Fracking is not without its problems. The burning of the NG it produces is still a source of CO2, albeit less than from the fossil fuels, and most believe this must be minimized or stopped. Also, fracking, as now done, requires use of large amounts of water that must be disposed after use. Chemical additives are added to this water, the nature of which is currently not revealed because of industrial secrecy. There is concern that contamination of drinking and agricultural water may occur, and with improper technology, gases, primarily methane, may be released to the atmosphere and serve as potent greenhouse gases. The number of fracking installations is increasing at a great rate consuming appreciable funds and using much increasingly scarce water, along with payments paid to farmers to acquire leases for their operation that often result in undesirable changes in their lifestyles and useful productivity. It is apparent that this use of funds competes with those that might have been used for renewable energy development. There is also some evidence that fracking activities may affect seismic events.
Thus, there is an environmental impact so restriction and regulation of its use seems essential. It is apparent that fracking is an attractive and profitable technique for those  practicing it so decisions are needed about what constraints should be placed on its growth. Advocates contend that it will make the U.S. energy independent for many years and make the economy more competitive. These advantages need be balanced against its environmental price. My opinion is that we will need it to get through the bridge period, but it should be regarded that it is a temporary effort with a plan for phasing out as soon as renewable energy techniques grow enough to satisfy needs.

Divestment: Some universities, towns, and other organizations have decided that they will divest their investments in fossil-fuel related  companies. Their view is that these companies are promoting fossil fuel burning and sometimes opposing renewable development efforts. By divesting, one is decreasing their ability to do these things. This thinking may be an over simplification in that most of them realize that the days of fossil fuel use are limited and there will eventually be a “crossover” after which use of renewables becomes economical. In view of this, many are conducting studies on renewable so as to be prepared for this event.

Many of these companies are very efficient, well funded, and productive. The industrial development of America owes much to their abilities. Ideally, it would be desirable for them to change their emphasis toward the development of renewables. We need to utilize their talents to help bring about this necessary change. There is some reluctance to do this, considering the current profitability of their fossil fuel activities. Their management must be persuaded to carry out the transformation as rapidly as possible and be thinking more about the future of their companies.

With today’s economic difficulties, many universities are also suffering economic difficulties. Support of public universities has largely decreased as have donations to others. They have become more dependent upon industrial contributions and industry and military financed research programs. There is concern that divestment will lead to a decrease in such support and lower their ability to educate students who may become the leaders who will contribute to our future economy. A problem is whether this possibility may be a worthwhile investment to allow them to maintain their educational effort that could lead to a brighter future. This emphasis on profits is even affecting religious thinking, with the Pope receiving criticism for his views on some industrial practices.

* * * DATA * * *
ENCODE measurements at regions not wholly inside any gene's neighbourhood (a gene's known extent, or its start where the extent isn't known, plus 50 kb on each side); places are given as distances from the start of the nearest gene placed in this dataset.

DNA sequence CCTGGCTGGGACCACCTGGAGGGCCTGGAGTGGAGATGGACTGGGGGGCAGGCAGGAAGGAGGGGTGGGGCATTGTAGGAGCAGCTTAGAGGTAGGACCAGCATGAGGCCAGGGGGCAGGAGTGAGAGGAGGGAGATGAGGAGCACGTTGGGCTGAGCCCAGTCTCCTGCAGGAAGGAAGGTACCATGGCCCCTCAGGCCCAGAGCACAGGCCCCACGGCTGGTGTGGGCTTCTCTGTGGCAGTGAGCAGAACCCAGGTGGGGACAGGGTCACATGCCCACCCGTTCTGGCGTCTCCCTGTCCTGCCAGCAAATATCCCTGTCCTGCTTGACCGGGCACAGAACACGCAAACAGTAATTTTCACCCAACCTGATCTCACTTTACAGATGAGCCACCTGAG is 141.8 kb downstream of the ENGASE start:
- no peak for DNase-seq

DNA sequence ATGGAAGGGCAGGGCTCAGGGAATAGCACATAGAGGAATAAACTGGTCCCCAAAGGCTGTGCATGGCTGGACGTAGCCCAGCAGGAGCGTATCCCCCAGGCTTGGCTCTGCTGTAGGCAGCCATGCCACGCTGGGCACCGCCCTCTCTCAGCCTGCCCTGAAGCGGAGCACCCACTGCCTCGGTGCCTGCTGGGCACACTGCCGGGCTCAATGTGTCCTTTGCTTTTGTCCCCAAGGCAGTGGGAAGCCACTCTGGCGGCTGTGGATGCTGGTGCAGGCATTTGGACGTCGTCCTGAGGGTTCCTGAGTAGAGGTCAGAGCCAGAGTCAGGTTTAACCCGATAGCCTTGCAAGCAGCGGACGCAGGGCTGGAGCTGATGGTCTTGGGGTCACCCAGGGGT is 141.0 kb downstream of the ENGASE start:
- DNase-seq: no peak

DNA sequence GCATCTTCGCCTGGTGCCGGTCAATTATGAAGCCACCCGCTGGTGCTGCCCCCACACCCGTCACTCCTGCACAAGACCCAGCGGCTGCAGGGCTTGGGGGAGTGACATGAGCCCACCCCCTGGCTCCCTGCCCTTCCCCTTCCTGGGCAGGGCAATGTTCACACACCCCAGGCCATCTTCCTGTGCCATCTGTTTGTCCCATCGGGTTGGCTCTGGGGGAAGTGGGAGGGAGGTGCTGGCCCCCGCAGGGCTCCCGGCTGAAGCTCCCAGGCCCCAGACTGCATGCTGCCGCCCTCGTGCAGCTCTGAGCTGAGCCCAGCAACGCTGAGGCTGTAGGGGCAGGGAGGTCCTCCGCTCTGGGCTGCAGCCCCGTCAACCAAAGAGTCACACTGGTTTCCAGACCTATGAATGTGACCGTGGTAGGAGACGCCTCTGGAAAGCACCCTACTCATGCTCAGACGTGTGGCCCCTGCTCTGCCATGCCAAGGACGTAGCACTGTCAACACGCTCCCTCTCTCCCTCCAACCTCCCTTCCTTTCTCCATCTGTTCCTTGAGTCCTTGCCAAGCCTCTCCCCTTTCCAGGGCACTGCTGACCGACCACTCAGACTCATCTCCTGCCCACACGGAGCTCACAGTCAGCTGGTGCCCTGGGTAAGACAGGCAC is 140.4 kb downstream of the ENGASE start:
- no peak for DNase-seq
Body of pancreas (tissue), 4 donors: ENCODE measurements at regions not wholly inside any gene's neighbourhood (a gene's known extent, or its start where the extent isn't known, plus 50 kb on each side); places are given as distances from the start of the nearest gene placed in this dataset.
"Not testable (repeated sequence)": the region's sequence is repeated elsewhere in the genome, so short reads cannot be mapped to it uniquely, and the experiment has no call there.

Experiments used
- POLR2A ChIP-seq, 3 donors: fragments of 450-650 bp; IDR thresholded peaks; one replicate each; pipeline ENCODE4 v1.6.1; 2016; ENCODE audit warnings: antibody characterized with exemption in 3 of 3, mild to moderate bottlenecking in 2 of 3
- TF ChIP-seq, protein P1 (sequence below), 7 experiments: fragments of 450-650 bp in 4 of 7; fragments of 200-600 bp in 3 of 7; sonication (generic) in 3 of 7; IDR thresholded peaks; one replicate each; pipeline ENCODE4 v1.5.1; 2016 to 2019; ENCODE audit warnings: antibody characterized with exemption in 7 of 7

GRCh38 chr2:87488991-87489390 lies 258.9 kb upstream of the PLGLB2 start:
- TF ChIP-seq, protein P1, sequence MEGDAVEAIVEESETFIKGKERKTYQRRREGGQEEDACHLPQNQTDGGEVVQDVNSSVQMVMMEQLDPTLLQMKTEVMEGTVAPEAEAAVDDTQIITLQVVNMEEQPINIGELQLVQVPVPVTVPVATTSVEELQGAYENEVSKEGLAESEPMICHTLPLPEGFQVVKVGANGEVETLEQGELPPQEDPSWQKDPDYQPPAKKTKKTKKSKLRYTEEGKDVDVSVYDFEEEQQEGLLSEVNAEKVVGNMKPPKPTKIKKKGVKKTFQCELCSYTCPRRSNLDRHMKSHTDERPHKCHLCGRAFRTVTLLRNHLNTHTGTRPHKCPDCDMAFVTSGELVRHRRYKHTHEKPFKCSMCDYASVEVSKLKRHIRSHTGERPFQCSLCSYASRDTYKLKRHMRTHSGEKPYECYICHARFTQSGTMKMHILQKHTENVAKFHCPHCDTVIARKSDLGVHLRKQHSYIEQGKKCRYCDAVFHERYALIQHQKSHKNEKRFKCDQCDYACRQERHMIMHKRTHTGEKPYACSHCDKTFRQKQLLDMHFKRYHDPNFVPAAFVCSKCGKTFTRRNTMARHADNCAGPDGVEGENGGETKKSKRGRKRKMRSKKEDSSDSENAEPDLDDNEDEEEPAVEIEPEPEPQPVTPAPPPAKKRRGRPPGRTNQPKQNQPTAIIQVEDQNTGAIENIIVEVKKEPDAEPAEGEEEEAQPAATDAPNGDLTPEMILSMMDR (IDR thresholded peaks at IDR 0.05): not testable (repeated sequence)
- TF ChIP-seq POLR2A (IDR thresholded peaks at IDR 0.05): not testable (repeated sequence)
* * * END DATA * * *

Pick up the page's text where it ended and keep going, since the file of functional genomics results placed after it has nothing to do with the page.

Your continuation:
My view is that investment in companies is needed so as to benefit from their abilities that may help with the needed task. The problem is  whether this can be done with “strings attached”, where restrictions were placed on the use of these investments to assure that they are assisting the transformation away from fossil fuels. Mechanisms for doing this are not simple, and there is need for developing means for doing so.

Climate: There is concern by many about the consequences of climate change that may result from the consequences of global warming. As indicated above, climate and energy problems are closely related. Some think that climate changes are inevitable and it is useless to try to affect them. There are those who have suffered from the blizzards and frigid weather this winter who doubt the reality of global warming. There is often little understanding about the difference between climate and weather. They say that matters like the tilt of the Earth’s axis dominate over which we have no control. I disagree as studies have demonstrated the importance of human-related activities like fossil fuel burning, forest clearance, and poor agricultural practices that have major effects. There is strong evidence for this that is widely believed by those who are knowledgeable I believe we have influence over these and should take positive action toward helpful directions. Not doing so is almost certain to lead to difficulties, but constructive actions are likely to help.

Those believing we cannot modify climate often propose accepting the changes and building up defenses like sea walls, dykes, etc. These certainly will help, but I believe that in the long run, these will be overwhelmed by changes. My personal observations come from having lived in the Rockaways on Long Island, NY where there was much devastation during storm, Sandy, despite may years of expensive efforts to secure protection. As there are a limited number of possible measures that we are able to deal with, a major part of out effort should be directed toward prevention.